A truckie who killed four police officers in a horror crash has told a court his former boss urged him to drive despite fears he’d been “cursed by a witch”.
Mohinder Singh was called to give evidence at a pre-sentence hearing for Simiona Tuteru in the Supreme Court on Tuesday.
Singh is serving an 18 year and six month sentence for culpable driving causing the death of Leading Senior Constable Lynette Taylor, Senior Constable Kevin King, First Constable Glen Humphris and Constable Josh Prestney.
Tuteru, his former boss at Connect Logistics, has pleaded guilty to a charge of failing to comply with a safety duty under the Heavy Vehicle National Law that exposed individuals to risk of death or serious injury.
The Eastern Freeway crash, which occurred on April 22, 2020, was the single greatest loss of life in Victoria Police’s history.
Singh told the court he was sent home the day before the crash after complaining to a different supervisor, Steve Harrison, he hadn’t been sleeping and was tired.
The following day, he said he asked to come in and speak with Tuteru.
“I wanted to see Simon about it because I knew he was a pastor at a church,” he said.
“I hadn’t had any sleep, I was seeing things … I thought I had been cursed by a witch.”
Singh said he drove in at 3.30pm telling Tuteru he was fatigued and believed a female hitchhiker he’d previously picked up had placed a curse on him.
He claimed Tuteru searched his car for about 10 minutes before blessing him because “witches leave things behind like voodoo dolls or hair”.
“I can’t remember all the words. In the end he said I cast the spell out of you,” Singh said.
“After that he basically said you’re right now … I just needed you to do one load and see how you feel after that.”
The sleep-deprived man claimed he did not want to drive but was concerned about losing his job.
“I didn’t tell him I didn’t want to drive because he’s the boss, I suppose,” he said.
“I should have told him.”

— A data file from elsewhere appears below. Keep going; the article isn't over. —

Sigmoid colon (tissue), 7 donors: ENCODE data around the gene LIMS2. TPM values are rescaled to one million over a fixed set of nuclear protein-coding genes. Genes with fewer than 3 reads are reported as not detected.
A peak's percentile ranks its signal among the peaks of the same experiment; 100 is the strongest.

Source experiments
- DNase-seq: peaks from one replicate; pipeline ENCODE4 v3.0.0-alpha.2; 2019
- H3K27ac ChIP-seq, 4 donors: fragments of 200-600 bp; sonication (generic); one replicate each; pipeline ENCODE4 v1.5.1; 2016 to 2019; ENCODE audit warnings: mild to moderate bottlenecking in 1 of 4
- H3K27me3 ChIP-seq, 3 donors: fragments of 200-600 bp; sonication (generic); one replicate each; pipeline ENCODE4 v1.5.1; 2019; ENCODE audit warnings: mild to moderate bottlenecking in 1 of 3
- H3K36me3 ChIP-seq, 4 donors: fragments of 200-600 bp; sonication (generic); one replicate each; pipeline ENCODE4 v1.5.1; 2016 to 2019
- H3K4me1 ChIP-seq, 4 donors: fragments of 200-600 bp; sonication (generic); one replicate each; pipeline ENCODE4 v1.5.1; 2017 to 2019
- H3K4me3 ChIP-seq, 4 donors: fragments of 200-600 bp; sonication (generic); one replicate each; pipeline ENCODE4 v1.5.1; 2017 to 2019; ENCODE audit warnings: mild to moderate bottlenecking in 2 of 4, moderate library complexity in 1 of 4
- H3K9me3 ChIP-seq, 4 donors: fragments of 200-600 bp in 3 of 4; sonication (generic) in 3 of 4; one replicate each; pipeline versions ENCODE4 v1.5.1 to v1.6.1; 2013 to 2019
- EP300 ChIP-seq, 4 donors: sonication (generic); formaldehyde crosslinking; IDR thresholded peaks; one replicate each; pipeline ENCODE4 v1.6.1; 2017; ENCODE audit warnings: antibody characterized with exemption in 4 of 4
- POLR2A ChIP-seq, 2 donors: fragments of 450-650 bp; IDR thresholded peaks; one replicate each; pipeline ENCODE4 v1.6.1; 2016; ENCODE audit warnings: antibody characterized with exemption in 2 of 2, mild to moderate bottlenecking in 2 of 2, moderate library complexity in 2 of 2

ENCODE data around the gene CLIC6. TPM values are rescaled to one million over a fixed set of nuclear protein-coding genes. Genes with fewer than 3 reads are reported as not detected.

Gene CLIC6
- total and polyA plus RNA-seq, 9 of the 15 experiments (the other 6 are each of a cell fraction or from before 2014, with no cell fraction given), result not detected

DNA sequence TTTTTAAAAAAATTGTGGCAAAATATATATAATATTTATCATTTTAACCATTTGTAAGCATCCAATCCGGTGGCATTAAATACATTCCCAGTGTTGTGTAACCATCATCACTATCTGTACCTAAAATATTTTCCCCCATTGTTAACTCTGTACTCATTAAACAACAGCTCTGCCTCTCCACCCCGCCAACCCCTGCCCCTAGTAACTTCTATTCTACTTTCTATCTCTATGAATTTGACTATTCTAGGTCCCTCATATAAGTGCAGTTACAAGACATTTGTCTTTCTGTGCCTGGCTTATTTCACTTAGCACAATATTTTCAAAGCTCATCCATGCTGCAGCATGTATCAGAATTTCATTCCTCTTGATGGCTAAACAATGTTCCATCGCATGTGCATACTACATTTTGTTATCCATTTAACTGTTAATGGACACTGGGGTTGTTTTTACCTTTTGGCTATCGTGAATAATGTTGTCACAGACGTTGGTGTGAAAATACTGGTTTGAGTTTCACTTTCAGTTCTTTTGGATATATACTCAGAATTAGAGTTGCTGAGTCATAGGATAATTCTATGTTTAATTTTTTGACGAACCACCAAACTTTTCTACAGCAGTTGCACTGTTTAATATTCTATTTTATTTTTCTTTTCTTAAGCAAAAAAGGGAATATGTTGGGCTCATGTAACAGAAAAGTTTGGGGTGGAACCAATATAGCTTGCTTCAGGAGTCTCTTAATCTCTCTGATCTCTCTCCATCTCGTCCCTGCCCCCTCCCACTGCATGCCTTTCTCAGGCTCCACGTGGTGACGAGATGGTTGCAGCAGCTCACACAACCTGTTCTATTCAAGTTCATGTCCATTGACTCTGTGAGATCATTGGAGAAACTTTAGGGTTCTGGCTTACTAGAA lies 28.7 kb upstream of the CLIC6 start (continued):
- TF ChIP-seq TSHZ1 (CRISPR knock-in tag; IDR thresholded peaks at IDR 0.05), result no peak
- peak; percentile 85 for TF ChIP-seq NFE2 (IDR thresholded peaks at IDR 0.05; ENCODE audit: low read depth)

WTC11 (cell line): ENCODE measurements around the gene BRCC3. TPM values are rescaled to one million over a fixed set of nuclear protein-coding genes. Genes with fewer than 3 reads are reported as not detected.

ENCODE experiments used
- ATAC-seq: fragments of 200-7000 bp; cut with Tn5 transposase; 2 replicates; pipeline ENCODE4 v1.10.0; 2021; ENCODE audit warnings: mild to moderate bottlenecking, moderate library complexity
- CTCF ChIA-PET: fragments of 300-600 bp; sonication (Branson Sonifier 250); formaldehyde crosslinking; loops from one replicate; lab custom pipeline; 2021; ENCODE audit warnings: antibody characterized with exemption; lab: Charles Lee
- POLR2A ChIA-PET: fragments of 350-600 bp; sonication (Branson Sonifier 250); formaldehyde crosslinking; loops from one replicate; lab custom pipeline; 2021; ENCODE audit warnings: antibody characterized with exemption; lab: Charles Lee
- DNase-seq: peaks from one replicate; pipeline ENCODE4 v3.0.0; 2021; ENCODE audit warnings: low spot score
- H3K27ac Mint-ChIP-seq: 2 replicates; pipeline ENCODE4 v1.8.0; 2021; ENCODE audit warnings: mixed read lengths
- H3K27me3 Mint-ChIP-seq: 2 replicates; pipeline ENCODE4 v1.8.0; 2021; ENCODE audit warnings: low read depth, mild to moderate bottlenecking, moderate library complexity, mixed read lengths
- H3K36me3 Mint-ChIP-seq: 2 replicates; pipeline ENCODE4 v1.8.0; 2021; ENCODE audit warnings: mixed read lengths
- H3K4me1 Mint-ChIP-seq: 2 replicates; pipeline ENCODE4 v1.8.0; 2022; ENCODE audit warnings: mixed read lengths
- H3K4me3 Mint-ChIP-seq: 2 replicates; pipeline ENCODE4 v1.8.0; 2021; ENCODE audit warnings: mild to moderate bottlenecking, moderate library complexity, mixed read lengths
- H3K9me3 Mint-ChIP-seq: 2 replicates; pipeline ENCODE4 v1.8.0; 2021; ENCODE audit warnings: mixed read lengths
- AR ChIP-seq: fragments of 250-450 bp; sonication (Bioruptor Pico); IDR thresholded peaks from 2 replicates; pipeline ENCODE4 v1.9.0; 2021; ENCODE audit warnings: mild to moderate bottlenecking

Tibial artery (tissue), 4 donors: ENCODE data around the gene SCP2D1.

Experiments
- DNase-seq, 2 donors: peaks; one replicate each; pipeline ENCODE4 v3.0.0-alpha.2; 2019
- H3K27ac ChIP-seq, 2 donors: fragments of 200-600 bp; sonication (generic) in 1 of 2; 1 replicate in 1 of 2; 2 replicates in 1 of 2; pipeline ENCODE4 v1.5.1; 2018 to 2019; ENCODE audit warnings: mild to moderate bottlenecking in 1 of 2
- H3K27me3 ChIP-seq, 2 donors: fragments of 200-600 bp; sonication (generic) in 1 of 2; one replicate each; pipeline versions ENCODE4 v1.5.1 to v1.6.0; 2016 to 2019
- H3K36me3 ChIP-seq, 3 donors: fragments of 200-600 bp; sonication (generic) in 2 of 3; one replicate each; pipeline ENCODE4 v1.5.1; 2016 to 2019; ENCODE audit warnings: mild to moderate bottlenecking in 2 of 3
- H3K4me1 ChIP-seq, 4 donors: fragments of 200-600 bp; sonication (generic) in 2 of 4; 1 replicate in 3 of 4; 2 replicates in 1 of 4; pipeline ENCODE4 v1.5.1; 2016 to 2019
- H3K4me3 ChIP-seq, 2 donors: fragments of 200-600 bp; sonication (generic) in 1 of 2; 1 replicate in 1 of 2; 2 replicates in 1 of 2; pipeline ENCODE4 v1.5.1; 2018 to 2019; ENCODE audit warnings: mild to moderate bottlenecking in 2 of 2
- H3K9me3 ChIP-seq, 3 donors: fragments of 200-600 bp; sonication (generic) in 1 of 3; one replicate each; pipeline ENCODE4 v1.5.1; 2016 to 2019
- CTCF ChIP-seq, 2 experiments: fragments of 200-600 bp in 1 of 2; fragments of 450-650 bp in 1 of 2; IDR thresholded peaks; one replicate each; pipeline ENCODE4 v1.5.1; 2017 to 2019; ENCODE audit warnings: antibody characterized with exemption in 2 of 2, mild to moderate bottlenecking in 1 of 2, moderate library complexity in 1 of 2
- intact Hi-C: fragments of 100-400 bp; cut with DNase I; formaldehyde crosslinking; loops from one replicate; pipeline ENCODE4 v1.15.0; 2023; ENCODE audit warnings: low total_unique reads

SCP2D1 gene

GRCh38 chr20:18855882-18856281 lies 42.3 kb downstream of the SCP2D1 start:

The court was told Singh had very limited sleep in the days preceding the crash and had been taking a “considerable” amount of drugs, including methamphetamine.
After cross-examination from Tuteru’s barrister, David Hallowes SC, Singh agreed his memory had been impacted in the days surrounding the crash by drug use and fatigue.
But he maintained his memory of approaching Tuteru and telling him he was fatigued and “didn’t want to drive” was clear.
“I remember everything about it … it sticks out in my mind,” he said.
“I still relive the whole thing in my head every day. I can’t get rid of it.”
Mr Hallowes suggested Singh was attempting to “lessen your blame” by shifting responsibility to Tuteru – which Singh flatly denied.
“There’s no reason for me to lie, I’ve already been sentenced,” he said.
“I made that statement because my lawyer told me to co-operate with police to the fullest.”
The four officers were killed when Singh fell asleep at the wheel and collided with two police cars and a Porsche at Kew.
The officers had pulled over Richard Pusey for driving his Porsche at 149km/h and were standing in an emergency lane when Singh’s truck crashed.
Pusey, who escaped being struck because he was urinating off the road, was later jailed for 10 months after filming the dying officers.
The hearing, before Justice James Elliot, continues.